Autism Unexpected: Devastating?


My son Jack is six and a half now and has been officially “autistic” for nearly two of those years. I remember sitting in the room when a doctor gave me his diagnosis, and smiling. I had fought for that diagnosis for two years. I had spent those two years trying to tell his teachers and the people from the county who were responsible for giving him services and interventions that he was autistic.

I’ve spent a lot of time over the past four years fighting and teaching and crying and hoping, but mostly I’ve spent those four years loving my very wonderful son. My goal with him is not to ultimately get him to “pass as normal,” but to be happy and proud of his autistic self. Yet I listen to and read stories by other autism parents and I see diagnoses referred to over and over as devastating, and I wonder, am I wrong not to be more upset by my son’s autism diagnosis?

Don’t get me wrong, autism can be a very scary word. And I’m not saying that it’s wrong to be devastated by such a diagnosis. In fact, when Sam, my oldest, was young he used to line trains up obsessively. And he would layer them in his toy dump truck and rant and rage when one wouldn’t fit right. And I was terrified that he might be autistic. All I’d ever heard were horror stories about autism.

Fast forward three or so years to when we made Jack’s first appointment to see a developmental specialist. I distinctly remember a relative’s blunt question: “For autism?” In my mind, autism was there. It was a big, looming cloud in my imagination, but still her words hit me like a slap. She was a med student and I think she was looking at it as a medical situation. For me, it was my child. My small, vulnerable child. And at the time I don’t think I had accepted the fact that he might be autistic.

But then I watched him with other kids. Or, rather, not with other kids. And I read about autism. And I talked to his doctors. And I talked to specialists that I hired to observe him in school. And when it became real for me, when I understood that I have an autistic child, my reaction was not, “Oh my God, what am I going to do now?” It was, “Aha! So much makes sense.”

I do know that my family is very lucky to have such a mellow, communicative, autistic child as Jack. He is friendly, cuddly, and lovely. I believe that he has a bright future ahead of him. I know that not everyone in the autism community is in the same situation. And I do not pretend to speak for those people. But for our family, Jack’s autism diagnosis was an open door, not a cliff.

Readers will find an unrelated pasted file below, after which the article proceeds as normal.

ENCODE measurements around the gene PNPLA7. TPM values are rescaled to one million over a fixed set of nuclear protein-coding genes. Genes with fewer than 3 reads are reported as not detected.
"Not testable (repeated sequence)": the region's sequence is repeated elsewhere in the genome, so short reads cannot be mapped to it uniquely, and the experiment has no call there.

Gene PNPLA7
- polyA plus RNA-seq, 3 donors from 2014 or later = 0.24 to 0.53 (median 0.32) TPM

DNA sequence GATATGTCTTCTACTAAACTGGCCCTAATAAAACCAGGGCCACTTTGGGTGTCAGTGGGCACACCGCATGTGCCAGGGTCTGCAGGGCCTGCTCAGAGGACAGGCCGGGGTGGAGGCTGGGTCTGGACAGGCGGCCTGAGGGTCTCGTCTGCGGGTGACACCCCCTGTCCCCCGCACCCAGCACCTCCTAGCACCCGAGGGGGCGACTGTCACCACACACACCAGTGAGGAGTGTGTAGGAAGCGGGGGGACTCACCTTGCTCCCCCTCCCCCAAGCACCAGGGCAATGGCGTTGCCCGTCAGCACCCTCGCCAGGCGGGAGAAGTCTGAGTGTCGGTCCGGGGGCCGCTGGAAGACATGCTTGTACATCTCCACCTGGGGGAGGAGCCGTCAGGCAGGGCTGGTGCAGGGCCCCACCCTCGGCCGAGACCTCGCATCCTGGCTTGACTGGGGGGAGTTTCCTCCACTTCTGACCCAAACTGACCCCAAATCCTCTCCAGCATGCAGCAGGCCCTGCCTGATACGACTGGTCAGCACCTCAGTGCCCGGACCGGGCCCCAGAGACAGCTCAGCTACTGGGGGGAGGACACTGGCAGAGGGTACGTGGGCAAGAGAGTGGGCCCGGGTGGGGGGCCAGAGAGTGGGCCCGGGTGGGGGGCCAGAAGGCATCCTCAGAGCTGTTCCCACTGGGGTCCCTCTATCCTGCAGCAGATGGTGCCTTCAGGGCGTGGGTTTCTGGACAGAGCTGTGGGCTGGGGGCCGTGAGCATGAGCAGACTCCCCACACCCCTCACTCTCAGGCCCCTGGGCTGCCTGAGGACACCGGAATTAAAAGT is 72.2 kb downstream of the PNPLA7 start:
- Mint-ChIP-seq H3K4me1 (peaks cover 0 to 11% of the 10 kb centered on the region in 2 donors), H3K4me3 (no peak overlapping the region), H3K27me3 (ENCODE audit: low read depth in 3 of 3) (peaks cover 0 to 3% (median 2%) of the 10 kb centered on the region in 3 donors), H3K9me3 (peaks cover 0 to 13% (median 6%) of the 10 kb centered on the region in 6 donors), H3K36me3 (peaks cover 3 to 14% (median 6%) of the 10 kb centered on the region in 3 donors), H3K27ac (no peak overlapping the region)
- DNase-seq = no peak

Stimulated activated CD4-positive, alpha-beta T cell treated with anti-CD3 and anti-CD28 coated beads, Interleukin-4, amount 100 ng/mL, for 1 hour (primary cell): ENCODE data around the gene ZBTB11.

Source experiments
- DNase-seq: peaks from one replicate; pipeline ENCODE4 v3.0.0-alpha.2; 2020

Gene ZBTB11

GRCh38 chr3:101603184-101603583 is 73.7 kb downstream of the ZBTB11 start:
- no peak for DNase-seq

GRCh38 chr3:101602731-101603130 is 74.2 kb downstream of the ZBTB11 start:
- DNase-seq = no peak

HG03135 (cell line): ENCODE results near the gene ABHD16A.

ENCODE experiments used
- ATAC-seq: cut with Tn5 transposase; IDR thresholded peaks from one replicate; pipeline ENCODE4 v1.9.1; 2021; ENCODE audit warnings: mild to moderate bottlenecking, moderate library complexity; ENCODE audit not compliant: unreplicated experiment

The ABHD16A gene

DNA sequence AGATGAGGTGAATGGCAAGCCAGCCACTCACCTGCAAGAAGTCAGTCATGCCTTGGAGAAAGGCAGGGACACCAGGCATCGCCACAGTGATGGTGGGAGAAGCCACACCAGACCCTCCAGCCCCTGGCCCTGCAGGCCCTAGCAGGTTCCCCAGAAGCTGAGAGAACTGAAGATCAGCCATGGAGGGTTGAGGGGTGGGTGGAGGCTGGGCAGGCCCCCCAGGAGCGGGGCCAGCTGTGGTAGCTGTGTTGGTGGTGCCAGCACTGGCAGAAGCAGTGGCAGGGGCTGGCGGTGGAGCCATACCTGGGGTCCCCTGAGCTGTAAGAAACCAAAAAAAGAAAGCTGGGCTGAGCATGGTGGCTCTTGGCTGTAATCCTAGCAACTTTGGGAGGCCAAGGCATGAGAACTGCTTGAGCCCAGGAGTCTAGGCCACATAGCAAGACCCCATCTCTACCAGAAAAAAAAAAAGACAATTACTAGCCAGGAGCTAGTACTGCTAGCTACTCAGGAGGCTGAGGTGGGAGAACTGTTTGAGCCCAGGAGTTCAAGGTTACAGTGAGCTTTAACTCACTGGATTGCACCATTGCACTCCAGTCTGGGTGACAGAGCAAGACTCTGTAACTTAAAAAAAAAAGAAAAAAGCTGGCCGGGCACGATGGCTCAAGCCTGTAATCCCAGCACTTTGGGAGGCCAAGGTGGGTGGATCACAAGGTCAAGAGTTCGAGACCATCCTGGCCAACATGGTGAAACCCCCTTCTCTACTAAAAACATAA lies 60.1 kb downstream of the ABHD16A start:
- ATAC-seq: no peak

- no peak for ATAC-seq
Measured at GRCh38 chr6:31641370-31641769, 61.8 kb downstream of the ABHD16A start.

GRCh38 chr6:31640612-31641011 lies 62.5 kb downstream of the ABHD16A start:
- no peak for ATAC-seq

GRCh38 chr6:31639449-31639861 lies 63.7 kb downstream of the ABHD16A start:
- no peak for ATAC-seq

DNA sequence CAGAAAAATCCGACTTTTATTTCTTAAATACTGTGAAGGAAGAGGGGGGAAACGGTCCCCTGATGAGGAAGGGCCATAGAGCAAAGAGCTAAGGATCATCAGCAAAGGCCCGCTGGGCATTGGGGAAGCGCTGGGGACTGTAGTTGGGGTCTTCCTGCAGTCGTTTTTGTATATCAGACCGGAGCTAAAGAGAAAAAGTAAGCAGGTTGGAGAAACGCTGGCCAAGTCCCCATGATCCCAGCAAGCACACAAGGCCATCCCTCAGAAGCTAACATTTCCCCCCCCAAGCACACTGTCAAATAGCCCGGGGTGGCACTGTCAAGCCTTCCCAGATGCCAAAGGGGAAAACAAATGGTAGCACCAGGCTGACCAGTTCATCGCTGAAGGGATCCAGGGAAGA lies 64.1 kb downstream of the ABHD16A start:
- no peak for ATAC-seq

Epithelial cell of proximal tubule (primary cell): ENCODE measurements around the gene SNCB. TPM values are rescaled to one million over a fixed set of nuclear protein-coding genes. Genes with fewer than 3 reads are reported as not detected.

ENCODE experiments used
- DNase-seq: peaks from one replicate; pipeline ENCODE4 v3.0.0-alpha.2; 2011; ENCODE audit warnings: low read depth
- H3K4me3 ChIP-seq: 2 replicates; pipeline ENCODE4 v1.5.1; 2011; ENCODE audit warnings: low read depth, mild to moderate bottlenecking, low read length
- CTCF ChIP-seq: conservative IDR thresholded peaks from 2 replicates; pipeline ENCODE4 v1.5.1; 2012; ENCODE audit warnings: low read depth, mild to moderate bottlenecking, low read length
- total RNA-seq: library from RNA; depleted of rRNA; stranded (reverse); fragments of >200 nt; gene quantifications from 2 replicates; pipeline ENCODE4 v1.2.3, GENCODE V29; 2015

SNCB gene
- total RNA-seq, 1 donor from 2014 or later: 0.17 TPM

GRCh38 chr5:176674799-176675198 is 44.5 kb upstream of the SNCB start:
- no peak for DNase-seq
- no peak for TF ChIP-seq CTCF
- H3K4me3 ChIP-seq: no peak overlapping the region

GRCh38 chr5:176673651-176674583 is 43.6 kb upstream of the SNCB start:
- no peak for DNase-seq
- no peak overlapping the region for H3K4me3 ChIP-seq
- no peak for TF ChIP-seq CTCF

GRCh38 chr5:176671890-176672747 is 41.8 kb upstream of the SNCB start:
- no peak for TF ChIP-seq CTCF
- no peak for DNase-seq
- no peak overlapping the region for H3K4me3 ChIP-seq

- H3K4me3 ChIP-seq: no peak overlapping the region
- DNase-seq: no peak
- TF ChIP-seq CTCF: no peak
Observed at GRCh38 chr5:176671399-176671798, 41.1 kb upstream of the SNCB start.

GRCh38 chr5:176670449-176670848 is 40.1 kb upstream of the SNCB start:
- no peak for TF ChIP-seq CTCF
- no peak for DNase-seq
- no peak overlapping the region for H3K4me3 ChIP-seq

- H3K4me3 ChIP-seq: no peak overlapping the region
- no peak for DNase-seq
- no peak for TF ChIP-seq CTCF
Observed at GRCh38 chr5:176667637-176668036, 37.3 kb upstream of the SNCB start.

I’m not looking for a cure for my son. I don’t need him to recover from his autism. I do need him to learn how to work with it. I need to help him develop skills to compensate for those that don’t come naturally to him. I need him to know that I love him more than he could possibly imagine, just as he is. His autism, his “quirks,” are a big part of what makes him the amazing, wonderful, sweet boy that he is. And I am so proud of who he is.

I don’t begrudge devastation in others. And I don’t mean to imply that I have it more together than anyone else. I don’t. And I’m sure there will be many devastating moments in Jack’s life. But there have been in mine also. And yours. And we all learn to work with what we have.

I just wish that the word “autism” didn’t carry so much fear. I wish that other mothers entering this world didn’t have to be so scared.

I think there needs to be more voices out there saying that autism is not the end of the world. It can make it harder, and there are things to be compensated for, but autistic children (and adults) are valuable, vibrant, exciting members of our world. In my mind, an autism diagnosis for my son doesn’t signify a dead end, but rather the beginning of a different path.

Originally published December 15, 2009 at Autism Unexpected.